King Mo fights Jacob Noe tomorrow, July 31st, at 7pm on Spike TV! But first, we had a little fun with King Mo and asked him about his love for fighting video games. Let’s hope Mo goes Double Dragon on Jacob Noe tomorrow.
Comment below with your favorite video game of all time!
Also, in case you missed it, MMA Elite CEO, Steven Jolna, talks about the upcoming fights in this video. Steven says that King Mo “has been training on his stand-up, but he also knows his core skills are as a wrestler – a world class wrestler. He’s going to mix it up, and he’s going to give Noe a difficult time. If I’m giving you a prediction today…King Mo, 1st round TKO.”
Heading into Fox’s 8th UFC broadcast, I was most excited for the welterweight tilt between Rory MacDonald and Jake Ellenberger. This fight turned out to be the most disappointing of the entire card. MacDonald’s strategy produced multiple jabs, minimal action, and mundane results. Although my expectations were all for naught, I can’t be mad—at this stage in the game, victory weighs much heavier than style. Such logic may seem intuitive, but it’s not always the case. Classic wars often carry careers much further than deserved. Just look at Stephan Bonnar’s first defeat to Forrest Griffin—has another fighter ridden a loss to greater lengths? Action fighters like Dan Hardy, Marcus Davis, and the recently released Leonard Garcia have traveled similar paths. In a related story, none of these fighters have ever, nor will ever, hold UFC gold.
One fighter fans are particularly keen to pick on is Georges St. Pierre. I’ll admit, his lack of finishes is exceptionally unspectacular, especially when you compare him to the likes of Cain Velazquez, Jon Jones, Anderson Silva (win or lose), and Jose Aldo. Does this make him a scared fighter? Not one bit. Ironically, an excess of fear is precisely what makes Pierre so smart. If you’ve never seen GSP interviewed (I suggest watching this interview with Joe Rogan), he routinely talks of an overwhelming fear that must be managed each and every time he steps into the cage. That’s what makes Pierre a great champion—he never lets fear get in the way; he merely uses it as a roadmap to victory. Weaponizing fear into strategic fuel does not make a scared fighter; allowing fear to paralyze does.
This brings us back to MacDonald’s performance against Ellenberger—did he fight smart or scared? I say he fought smart. Extremely smart. Extremely cautious, but smart nonetheless. Ellenberger, on the other hand, fought scared. He fought like a fighter wanting to keep what he had instead of a fighter clawing to claim what was his. Rashad did the same against Lil’ Nog in route to a similarly disappointing decision. Rory’s lackluster win likely pits him against Demian Maia or the winner of Condit/Kampmann in a title eliminator. Rory could still get an immediate crack at GSP if Hendricks loses, but if that’s the case, I don’t think stopping Ellenberger would have mattered either way. If GSP loses to Hendricks, you can guarantee MacDonald will stay active while the inevitable rematch of GSP/Hendricks plays out once, if not twice. MacDonald is a fantastic fighter who’s yet to reach his prime. On Saturday, he needed to take care of business and did so in calculated fashion. He neutralized his opponent’s advantage—in this case, power—in route to an easy unanimous decision.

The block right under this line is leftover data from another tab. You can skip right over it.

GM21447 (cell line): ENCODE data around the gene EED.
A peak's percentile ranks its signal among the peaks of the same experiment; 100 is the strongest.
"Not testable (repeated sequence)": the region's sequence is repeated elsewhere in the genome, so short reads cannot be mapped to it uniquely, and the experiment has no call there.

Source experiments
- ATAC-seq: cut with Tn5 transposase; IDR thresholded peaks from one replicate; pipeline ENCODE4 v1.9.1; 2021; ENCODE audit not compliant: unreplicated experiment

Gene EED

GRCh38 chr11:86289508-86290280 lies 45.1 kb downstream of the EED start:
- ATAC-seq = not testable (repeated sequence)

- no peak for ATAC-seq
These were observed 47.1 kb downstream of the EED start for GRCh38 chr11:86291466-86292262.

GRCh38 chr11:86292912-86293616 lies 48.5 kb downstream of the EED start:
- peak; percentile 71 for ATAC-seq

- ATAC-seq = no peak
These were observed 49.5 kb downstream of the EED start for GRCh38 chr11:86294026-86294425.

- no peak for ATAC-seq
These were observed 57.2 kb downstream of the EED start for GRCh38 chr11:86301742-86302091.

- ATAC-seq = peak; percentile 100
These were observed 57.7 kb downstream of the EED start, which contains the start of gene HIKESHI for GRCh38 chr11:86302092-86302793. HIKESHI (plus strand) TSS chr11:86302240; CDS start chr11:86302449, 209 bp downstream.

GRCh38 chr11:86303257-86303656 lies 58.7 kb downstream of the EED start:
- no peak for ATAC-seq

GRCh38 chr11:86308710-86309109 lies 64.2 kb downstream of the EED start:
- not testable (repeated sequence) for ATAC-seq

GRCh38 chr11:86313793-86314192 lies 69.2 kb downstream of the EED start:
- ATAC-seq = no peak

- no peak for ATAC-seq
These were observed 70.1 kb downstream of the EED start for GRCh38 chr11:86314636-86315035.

Sounds awfully like another welterweight MacDonald knows all too well.
In this episode of The Elite Life, get a behind the scenes look at Alden’s knee surgery. Alden also discusses how things only get better with age.
Hi sports fans. On July 31, during the 2013 annual meeting of the Association of Boxing Commissions (ABC), members of the Association are expected to discuss changing the rule that you cannot kick or knee an opponent in the head when that opponent has intentionally downed him or herself.
The rule change as it is written was co-authored by Nevada’s Keith Kizer, Ohio’s Bernie Profato, and New Jersey’s Nick Lembo, and attempts to address such instances when a fighter is attempting to benefit from drawing out a foul from his or her opponent.
The rule reads as follows:
Referees should instruct the fighters that they may still be considered a standing fighter even if they have a finger or portion of the hand (or entire hand) on the canvas. In the discretion of the referee, a fighter who has a finger or hand on the canvas may still be legally struck in the head with knees and kicks. The referee may decide that the downed fighter is placing his or her finger or hand down without doing so for an offensive or countering maneuver in an attempt to advance or improve their position. The referee may decide that the downed fighter is instead simply trying to draw a foul. If the referee decides that the fighter is “touching down” simply to benefit from a foul, the referee may consider that fighter a standing fighter and decide that no foul has occurred.
If a referee decides that a fighter is “touching down” to avoid getting hit in the head, then that ref, at his or her discretion, may choose to penalize said fighter with a warning or point deduction for timidity.
A recent example that comes to mind of the “3 points” rule is Mighty Mouse Johnson vs. John Dodson at UFC on Fox 6 earlier this year, where Johnson had standing side control against the fence of Dodson, and Dodson, bent over, continually placed his fingers on the canvas so as to not be kneed in the head. A knee did occur, however, and ref Big John McCarthy allowed Dodson time to recover. Under the proposed new rule, such a strike could be ruled legal, allowing action to continue.
What are your thoughts on this? I am particularly concerned that this is all up to the discretion of the referee, and not a stead fast rule, like “you cannot kick someone in the groin.” Leave your comments below!